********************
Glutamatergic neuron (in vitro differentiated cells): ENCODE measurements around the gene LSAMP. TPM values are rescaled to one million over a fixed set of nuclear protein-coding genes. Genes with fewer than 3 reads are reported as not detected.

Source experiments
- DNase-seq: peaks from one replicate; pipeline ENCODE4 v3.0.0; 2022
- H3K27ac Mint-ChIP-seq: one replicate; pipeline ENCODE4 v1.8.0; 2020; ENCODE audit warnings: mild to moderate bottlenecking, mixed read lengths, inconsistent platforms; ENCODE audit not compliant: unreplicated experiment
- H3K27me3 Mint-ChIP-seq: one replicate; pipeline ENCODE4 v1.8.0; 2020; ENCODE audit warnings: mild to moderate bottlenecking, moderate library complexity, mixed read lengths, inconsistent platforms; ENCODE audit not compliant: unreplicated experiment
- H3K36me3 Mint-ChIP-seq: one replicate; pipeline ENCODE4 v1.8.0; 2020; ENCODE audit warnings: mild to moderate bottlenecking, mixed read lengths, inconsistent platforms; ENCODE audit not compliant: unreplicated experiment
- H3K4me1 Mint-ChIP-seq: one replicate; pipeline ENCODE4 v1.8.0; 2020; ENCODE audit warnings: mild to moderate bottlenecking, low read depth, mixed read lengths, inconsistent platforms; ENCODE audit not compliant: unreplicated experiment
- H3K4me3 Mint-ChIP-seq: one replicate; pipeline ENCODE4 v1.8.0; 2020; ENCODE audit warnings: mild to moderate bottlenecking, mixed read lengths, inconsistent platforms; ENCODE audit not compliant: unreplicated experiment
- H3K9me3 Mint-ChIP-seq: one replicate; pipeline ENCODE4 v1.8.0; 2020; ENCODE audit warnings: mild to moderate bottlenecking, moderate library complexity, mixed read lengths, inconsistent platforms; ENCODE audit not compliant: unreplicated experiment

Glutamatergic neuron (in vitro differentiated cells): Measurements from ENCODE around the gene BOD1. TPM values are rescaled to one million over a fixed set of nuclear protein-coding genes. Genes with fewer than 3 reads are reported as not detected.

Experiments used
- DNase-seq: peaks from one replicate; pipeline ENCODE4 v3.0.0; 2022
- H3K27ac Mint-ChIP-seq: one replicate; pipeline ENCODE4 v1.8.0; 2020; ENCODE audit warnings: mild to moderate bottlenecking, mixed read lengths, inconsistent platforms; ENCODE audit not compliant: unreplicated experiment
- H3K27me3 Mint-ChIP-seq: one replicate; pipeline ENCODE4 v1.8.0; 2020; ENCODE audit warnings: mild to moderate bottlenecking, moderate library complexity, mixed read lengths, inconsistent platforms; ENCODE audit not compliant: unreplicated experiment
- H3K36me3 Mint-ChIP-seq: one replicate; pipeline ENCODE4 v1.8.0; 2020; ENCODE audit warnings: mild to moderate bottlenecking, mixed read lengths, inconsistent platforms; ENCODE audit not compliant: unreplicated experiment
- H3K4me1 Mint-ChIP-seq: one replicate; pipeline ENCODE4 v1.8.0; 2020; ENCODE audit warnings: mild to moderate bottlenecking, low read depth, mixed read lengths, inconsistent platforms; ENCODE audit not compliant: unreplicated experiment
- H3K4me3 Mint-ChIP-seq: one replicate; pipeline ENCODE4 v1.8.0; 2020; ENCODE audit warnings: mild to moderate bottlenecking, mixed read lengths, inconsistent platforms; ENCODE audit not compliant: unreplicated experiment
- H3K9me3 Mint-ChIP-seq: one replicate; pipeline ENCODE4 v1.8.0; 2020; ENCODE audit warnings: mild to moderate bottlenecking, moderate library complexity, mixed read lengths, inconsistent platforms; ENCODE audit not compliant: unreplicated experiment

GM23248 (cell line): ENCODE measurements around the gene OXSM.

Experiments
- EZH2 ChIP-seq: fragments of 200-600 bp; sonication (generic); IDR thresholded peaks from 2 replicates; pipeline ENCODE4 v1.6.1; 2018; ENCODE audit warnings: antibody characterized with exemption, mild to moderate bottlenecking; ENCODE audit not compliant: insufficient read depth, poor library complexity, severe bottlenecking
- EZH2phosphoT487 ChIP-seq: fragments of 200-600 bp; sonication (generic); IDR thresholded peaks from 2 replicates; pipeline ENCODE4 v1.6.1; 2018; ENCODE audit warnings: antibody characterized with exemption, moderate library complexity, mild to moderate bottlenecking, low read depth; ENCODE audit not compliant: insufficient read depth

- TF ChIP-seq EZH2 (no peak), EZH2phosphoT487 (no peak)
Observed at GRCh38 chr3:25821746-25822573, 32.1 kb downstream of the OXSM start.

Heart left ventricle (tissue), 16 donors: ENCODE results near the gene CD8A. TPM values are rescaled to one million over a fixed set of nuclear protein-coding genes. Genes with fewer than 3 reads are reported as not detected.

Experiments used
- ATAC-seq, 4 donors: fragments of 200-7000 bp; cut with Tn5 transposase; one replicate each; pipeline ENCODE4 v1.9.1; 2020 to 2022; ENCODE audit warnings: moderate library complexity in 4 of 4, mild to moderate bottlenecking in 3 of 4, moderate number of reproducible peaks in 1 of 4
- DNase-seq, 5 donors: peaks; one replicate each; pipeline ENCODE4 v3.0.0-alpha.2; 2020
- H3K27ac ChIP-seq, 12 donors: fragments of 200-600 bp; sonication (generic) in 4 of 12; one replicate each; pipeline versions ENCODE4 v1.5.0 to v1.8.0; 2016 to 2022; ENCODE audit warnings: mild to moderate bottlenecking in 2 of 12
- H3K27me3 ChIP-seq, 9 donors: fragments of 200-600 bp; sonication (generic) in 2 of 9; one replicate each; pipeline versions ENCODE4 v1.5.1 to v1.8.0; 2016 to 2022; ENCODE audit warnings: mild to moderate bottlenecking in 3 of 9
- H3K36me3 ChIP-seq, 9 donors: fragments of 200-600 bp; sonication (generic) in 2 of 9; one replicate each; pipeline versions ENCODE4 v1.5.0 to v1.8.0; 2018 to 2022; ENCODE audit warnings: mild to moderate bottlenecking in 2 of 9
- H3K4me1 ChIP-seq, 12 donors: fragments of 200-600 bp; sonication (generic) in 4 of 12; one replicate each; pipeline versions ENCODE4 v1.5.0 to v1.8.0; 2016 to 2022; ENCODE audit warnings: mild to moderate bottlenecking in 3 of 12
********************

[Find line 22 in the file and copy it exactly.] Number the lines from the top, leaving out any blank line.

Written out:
- EZH2phosphoT487 ChIP-seq: fragments of 200-600 bp; sonication (generic); IDR thresholded peaks from 2 replicates; pipeline ENCODE4 v1.6.1; 2018; ENCODE audit warnings: antibody characterized with exemption, moderate library complexity, mild to moderate bottlenecking, low read depth; ENCODE audit not compliant: insufficient read depth